I remember the winter of 1947. I was five years old, and my daddy had just returned from World War II and from confinement in a tuberculosis unit for veterans. I hadn’t really seen much of him since I was born. We lived on West Long Street in Stephenville, Texas, and my friend Helen’s family lived two doors down.
That winter it snowed. In fact it snowed so much you couldn’t see the grass, and the streets were deep with snow and ice.
As we were Texas families, we, of course, did not have sleds. In fact, I don’t think I even knew what a sled was at that point in my life (remember we had no television back then, either).
So Daddy and Mr. McCleskey got wooden boxes, probably ones they used to harvest vegetables from the garden. They fixed runners on the bottom of the boxes and tied ropes to the side of the boxes at the corners, so that when they pulled the ropes taut they would form a triangle with the boxes.
They set Helen and me in the boxes. We were covered head to toe with heavy coats, mittens, woolen hats and scarves, and they pulled us all around West Long Street in those boxes.
Now, while Mr. McCleskey had grown up right in Erath County, Daddy was from the Texas Panhandle - Wheeler, in fact, and he had had to work on the ranch in snow and sleet and so forth. Therefore, he had a little bit better idea of what to do in the snow, I suppose.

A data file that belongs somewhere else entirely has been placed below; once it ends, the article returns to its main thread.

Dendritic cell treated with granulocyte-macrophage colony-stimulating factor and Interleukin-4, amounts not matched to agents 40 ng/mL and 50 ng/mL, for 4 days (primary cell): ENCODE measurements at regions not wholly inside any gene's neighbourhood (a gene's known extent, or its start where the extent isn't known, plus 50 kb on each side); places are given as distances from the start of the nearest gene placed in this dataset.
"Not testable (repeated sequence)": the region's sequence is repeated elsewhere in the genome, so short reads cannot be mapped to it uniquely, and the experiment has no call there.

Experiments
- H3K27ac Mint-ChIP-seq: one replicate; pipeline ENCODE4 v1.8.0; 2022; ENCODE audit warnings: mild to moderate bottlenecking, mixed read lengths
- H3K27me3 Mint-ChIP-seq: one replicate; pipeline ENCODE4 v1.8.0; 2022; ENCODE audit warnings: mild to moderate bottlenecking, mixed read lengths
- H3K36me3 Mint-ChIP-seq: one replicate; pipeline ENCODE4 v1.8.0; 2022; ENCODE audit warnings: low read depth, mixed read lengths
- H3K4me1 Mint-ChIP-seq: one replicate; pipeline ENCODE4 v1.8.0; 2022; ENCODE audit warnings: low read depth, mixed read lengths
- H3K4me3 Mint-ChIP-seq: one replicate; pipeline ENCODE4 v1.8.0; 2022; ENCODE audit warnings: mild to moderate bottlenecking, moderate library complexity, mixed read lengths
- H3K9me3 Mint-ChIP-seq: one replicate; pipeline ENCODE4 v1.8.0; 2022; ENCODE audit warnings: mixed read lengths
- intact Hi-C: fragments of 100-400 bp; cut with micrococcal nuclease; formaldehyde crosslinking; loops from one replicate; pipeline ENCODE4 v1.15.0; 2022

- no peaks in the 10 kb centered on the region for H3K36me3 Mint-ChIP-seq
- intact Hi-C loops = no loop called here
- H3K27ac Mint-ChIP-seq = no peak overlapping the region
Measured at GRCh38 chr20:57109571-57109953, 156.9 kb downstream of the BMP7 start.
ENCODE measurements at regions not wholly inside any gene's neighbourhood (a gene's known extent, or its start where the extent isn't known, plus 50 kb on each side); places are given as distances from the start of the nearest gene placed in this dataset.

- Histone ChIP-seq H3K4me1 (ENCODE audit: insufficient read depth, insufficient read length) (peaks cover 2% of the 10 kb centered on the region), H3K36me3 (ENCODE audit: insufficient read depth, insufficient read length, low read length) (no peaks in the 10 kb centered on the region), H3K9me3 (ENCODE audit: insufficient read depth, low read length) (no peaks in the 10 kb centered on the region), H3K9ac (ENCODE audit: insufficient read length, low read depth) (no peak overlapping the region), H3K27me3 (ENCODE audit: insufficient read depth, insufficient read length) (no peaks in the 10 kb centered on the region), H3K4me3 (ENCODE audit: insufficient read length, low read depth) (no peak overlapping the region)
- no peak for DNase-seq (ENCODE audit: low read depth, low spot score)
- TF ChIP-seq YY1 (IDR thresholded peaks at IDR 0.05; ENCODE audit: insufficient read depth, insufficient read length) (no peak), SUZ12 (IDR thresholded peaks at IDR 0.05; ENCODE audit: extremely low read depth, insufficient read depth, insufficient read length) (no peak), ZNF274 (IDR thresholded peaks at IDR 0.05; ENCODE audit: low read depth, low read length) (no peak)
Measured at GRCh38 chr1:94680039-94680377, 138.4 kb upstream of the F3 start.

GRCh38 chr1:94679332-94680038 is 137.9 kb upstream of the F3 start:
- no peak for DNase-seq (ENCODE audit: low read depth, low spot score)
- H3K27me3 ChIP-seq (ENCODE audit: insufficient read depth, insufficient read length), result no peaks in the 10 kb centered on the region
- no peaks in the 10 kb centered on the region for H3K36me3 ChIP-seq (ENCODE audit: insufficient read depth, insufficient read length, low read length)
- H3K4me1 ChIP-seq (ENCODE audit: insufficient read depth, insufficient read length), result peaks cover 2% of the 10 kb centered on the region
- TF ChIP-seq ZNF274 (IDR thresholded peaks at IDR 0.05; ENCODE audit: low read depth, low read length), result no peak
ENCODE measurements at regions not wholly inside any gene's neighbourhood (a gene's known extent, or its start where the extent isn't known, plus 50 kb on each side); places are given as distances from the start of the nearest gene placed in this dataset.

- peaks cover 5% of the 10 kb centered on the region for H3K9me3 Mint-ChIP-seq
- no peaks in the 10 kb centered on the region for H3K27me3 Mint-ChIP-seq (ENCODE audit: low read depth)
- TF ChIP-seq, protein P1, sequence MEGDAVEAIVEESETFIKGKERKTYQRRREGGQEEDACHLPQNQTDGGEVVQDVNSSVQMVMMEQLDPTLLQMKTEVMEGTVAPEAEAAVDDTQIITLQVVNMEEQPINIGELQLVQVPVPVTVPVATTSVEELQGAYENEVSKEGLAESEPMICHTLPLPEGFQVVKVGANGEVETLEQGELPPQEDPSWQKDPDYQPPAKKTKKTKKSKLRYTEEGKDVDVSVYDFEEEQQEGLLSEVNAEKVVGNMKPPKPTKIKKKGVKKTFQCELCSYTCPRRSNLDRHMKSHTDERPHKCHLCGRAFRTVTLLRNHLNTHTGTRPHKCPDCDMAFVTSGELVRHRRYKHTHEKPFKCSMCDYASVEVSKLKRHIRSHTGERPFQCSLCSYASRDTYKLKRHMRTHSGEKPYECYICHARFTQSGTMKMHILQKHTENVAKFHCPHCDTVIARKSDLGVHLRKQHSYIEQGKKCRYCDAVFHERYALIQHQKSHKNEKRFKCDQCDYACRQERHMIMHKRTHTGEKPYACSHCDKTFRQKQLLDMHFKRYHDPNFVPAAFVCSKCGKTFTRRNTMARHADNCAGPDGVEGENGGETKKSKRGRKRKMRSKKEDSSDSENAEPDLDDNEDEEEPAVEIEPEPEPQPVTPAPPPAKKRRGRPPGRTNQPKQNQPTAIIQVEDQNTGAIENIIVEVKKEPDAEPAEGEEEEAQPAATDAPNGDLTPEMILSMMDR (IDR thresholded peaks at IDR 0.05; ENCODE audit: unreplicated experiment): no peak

I do remember that Daddy always told me to keep my mouth shut and never breathe in cold air except through my nose. I don’t know whether he got that notion from growing up in the Panhandle or from walking across Europe in winter, but, either way, I was admonished if I breathed through my mouth in the cold!
I know there have been other snowy winters in my life, but I do believe we will all remember this winter in particular as being, if not the coldest, one of the strangest winters in our lifetimes.
In Texas we come to know that if we don’t like the weather, we can wait a day and it will change, but this winter has seriously proven that to be true. I just hope that with all this cold winter weather we may have cooler summer weather in a few months. Either way, I do like cold better than the 114˚F weather of the summer!
Now for a quick recipe. You like baked chicken? Here’s a no fuss, no muss way of doing it, and it is delicious.
Get a whole bird, rinse and pat it dry, being sure to removed the innards! Make balls of three large bits of aluminum foil and place in a triangle pattern in the crock pot. Rub the chicken with whatever run you like - garlic salt and paprika, onion salt, chicken seasoning or whatever - and place the chicken breast side up in the crockpot. Cover and cook for about seven hours on low. Check with a meat thermometer to be sure it is 170˚F. And serve. It is truly yummy and moist.
Until next time - stay warm!